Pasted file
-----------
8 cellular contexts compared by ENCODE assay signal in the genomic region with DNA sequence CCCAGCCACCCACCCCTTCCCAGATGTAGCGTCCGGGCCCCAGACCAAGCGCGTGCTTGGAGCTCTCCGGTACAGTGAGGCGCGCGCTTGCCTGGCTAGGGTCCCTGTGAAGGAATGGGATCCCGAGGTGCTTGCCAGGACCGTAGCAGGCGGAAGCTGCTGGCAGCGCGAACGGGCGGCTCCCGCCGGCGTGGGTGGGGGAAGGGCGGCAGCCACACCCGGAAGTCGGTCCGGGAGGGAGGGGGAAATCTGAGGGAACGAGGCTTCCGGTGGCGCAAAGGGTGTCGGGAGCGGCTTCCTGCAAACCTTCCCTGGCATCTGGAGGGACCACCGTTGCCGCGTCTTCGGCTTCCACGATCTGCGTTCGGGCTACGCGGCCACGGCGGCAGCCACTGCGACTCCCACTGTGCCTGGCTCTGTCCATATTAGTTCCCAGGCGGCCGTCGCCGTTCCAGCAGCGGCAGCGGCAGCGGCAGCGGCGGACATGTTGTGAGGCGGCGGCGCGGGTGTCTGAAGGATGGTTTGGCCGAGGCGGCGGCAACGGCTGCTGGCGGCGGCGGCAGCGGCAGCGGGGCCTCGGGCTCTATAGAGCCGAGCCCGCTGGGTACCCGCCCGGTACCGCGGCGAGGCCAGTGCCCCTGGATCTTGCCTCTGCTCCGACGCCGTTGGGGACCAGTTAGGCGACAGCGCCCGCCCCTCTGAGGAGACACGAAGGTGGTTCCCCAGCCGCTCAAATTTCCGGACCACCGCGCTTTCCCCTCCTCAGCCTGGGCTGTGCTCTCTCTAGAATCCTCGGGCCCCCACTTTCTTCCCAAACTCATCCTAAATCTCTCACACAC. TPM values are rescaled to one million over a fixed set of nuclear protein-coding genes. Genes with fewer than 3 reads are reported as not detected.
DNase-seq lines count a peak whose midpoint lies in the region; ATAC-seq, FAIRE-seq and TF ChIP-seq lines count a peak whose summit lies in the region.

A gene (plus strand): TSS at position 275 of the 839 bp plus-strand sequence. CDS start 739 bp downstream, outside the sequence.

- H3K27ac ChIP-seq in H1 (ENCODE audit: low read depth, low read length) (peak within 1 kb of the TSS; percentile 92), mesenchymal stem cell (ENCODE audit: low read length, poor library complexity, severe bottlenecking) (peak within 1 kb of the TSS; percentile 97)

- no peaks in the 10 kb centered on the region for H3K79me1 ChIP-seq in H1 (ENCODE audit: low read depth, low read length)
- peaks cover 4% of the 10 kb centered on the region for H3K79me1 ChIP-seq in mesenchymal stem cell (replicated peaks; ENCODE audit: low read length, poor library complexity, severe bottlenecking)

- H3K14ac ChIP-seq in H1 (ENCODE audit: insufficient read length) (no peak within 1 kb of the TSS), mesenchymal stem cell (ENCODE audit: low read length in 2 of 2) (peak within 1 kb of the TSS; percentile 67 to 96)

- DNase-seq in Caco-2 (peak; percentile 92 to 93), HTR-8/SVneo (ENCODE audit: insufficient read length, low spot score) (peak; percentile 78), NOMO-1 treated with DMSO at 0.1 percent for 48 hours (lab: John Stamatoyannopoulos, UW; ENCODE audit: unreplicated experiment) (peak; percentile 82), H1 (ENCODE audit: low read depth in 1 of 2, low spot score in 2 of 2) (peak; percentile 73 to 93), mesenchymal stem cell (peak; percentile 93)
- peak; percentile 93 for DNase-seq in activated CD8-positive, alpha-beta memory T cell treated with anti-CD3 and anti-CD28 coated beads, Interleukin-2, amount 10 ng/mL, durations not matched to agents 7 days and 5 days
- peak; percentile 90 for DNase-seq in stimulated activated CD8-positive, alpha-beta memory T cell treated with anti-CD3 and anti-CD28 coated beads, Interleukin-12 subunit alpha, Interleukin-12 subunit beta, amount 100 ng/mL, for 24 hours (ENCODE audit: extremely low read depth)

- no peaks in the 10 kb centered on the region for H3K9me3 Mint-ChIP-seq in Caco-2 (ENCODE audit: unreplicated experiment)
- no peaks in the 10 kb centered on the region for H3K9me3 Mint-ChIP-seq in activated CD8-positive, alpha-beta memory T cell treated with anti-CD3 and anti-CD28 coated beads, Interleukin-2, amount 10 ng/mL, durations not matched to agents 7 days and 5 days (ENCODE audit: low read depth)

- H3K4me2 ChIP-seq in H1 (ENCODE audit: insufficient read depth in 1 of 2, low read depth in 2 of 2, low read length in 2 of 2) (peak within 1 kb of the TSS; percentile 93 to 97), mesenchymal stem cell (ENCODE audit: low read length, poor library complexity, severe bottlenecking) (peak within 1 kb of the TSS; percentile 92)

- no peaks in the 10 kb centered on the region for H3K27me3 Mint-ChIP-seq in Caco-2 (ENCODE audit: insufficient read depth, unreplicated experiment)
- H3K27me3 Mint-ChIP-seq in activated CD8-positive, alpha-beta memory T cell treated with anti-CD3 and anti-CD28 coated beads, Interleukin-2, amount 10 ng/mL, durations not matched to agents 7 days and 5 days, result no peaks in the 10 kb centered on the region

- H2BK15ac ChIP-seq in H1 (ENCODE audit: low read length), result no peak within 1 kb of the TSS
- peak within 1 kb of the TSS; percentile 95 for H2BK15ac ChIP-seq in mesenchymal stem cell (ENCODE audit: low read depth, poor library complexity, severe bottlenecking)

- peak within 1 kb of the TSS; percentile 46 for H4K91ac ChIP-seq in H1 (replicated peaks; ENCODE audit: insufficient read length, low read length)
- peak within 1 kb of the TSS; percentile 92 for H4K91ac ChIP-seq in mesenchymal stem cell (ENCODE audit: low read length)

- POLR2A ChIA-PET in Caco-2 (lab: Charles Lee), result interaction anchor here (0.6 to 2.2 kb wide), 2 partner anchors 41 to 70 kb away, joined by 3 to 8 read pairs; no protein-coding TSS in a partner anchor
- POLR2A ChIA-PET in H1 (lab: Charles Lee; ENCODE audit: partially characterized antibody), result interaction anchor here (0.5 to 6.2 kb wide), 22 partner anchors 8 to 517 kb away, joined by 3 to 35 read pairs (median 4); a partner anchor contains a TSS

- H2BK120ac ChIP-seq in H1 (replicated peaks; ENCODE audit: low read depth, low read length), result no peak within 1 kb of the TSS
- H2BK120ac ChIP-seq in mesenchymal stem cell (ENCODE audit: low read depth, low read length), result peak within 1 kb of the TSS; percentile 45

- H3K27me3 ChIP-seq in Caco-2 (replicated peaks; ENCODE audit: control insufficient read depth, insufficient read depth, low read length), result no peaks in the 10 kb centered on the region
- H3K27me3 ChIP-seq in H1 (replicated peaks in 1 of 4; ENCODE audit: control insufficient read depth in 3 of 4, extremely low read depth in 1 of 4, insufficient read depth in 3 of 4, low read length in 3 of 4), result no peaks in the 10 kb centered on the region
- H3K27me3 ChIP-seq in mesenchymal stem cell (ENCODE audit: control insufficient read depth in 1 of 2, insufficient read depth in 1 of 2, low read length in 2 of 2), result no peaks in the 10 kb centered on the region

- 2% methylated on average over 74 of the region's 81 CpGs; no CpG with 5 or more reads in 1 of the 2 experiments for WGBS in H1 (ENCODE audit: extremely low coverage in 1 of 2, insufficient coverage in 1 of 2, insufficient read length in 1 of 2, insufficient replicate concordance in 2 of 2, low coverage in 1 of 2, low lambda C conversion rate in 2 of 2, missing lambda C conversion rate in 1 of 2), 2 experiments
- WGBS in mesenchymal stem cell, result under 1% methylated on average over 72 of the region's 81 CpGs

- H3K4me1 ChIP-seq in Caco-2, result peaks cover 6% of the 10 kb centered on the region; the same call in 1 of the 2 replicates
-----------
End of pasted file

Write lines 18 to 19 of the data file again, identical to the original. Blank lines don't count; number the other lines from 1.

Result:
- peak within 1 kb of the TSS; percentile 46 for H4K91ac ChIP-seq in H1 (replicated peaks; ENCODE audit: insufficient read length, low read length)
- peak within 1 kb of the TSS; percentile 92 for H4K91ac ChIP-seq in mesenchymal stem cell (ENCODE audit: low read length)